Senator Robert Nichols – For The Record

As we are all preparing our tax forms, we can be thankful Texas is one of only seven states with no state income tax. Because of our lower taxes and efficient government, Texas is a great place to live, own a business and raise a family. 

Here are five things happening around your state this month:

  1. Protecting Religious Liberty

The Senate State Affairs Committee recently held a hearing to examine measures to affirm the first amendment religious liberty protections in Texas, and to review how local nondiscrimination ordinances fit into state and federal law, including the Religious Freedom Restoration Act that was passed in 1999.

Many who testified and members on the committee stated they believed the best way to protect religious freedoms and avoid discrimination, was to file legislation in the upcoming session which would preserve individual religious liberties. This would be similar to the Pastor Protection Act passed last session, which protects pastors who wish to not conduct same-sex marriages. Over the next few months, the committee will continue to review possible legislation and how this may affect our state.

  1. Surface Water Rights

In 2012, Dow Chemical Company asked the Texas Commission on Environmental Quality (TCEQ) to make a ‘priority call’ on the Brazos River during a time of drought. This means they would be able to stop water withdrawals from users who have water rights junior (more recently granted) to Dow’s rights which were granted in 1942. TCEQ granted this, but made an exemption for power generators and cities.

Last year, the Corpus Christi Court of Appeals ruled that the Texas Commission on Environmental Quality could not exempt certain water holders including power generators and cities. Recently the Texas Supreme Court denied a petition for review of this decision, upholding the ruling that TCEQ did not have the authority to make the exemptions. This was a victory for farmers, ranchers and others who advocate that private property rights be protected in the context of surface water use in Texas

  1. Sunset Advisory Commission

In Texas, we try to keep state government efficient and small through the Sunset process. Unlike their federal counterparts, the state agencies in Texas are not allowed to exist indefinitely. Instead, the existence of an agency must be legislatively justified and go through the Sunset process approximately every 12 years. 

Lieutenant Governor Dan Patrick has appointed me to serve a second term on the Sunset Advisory Commission. Having previously served as Vice Chairman of the Commission, I understand the importance and hard work ahead of us. As we head into the 85th Legislative Session next year, the Commission will evaluate over 20 agencies and boards to determine if they are serving the State as they should. These include the Texas State Board of Pharmacy, The Railroad Commission and the Texas Department of Transportation.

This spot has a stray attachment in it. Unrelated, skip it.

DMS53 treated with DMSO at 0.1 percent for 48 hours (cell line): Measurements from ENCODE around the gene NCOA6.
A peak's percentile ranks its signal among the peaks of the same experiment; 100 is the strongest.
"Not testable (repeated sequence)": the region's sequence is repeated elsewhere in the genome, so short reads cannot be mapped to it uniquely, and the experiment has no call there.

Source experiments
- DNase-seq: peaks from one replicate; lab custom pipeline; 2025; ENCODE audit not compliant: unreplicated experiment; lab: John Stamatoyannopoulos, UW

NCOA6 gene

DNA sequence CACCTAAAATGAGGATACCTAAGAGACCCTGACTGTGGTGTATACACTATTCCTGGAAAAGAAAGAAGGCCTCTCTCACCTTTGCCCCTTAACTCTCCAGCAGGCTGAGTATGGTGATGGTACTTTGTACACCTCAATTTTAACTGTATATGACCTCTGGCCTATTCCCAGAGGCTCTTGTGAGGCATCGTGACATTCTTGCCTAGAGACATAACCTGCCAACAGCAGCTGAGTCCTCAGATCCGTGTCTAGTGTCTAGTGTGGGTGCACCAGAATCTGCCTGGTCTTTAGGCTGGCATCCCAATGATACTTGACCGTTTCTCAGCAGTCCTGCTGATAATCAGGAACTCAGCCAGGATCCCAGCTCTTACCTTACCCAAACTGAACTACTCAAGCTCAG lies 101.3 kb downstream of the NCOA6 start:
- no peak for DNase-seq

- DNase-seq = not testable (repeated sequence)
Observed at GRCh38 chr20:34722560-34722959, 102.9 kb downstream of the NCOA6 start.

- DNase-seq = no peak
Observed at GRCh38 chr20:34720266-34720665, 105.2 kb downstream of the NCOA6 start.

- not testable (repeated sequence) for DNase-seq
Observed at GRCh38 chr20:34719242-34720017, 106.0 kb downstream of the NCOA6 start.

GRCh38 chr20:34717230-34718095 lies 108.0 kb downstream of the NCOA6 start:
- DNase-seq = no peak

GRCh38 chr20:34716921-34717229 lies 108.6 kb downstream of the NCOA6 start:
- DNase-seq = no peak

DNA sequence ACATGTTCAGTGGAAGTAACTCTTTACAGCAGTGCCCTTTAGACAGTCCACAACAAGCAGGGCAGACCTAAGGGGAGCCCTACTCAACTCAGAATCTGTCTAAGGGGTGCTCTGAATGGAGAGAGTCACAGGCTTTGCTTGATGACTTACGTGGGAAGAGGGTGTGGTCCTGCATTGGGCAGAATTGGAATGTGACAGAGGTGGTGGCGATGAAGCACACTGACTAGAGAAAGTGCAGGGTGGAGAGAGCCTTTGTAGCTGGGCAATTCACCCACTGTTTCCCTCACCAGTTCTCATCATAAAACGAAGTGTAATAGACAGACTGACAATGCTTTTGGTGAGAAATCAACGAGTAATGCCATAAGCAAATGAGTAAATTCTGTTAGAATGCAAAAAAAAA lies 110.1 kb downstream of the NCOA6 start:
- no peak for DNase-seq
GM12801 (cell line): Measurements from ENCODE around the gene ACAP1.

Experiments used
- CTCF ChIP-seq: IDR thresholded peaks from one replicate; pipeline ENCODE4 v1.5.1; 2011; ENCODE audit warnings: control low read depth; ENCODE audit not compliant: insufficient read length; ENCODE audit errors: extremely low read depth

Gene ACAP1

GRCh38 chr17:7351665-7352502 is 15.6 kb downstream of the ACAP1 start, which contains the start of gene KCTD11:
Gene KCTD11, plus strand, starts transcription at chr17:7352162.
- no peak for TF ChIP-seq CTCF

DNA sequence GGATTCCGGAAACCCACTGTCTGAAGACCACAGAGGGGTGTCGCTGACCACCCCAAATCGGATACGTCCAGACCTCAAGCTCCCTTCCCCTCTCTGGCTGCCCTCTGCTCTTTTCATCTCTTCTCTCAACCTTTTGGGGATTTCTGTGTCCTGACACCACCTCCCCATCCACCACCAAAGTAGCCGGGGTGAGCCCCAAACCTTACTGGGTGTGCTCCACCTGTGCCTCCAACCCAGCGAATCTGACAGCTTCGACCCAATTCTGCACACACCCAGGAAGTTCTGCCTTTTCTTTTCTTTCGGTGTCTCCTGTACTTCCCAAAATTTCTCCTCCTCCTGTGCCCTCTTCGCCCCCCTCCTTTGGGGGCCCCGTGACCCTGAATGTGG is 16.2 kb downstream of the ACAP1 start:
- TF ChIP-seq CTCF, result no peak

1. Get Appointed

One aspect of state government that many are not aware of is governmental appointments. The Governor of Texas makes approximately 3,000 appointments during a four-year term. These include appointments to state boards, commissions, councils and members of task forces that advise the Governor or executive agencies on specific agencies and policies. Some of those include the Animal Health Commission, the Soil and Water Conservation Board and the Texas Pharmacy Board.

During my time in the Senate, and having served on the Senate Nominations Committee for six years, I have become very aware of the impact state boards have on Texas. Because of this, I want to encourage more Senate District 3 constituents to apply for these positions. Our communities in East Texas are blessed with many individuals whose expertise and backgrounds could benefit our state as a whole and I encourage you to get involved. For an application and more information, please visit www.governor.state.tx.us/appointments.

  1. Texas Independence Day

On March 2nd, we will celebrate Texas’ Independence Day. Set on the anniversary of the signing of Texas’ declaration of independence from Mexico, Texas Independence Day is a reminder of our state’s rich history and the legacy of freedom we must still protect. After the declaration of independence was signed, Texas went on to operate as a stand-alone Republic for 10 years until it joined the United States by a vote of the people.

While Texans are proud Americans, we still hold on to much of the individual spirit from our time as a separate nation. Through their courage and bravery, Texas’ founders left a legacy of freedom, self-reliance and ingenuity that still inspires our state today.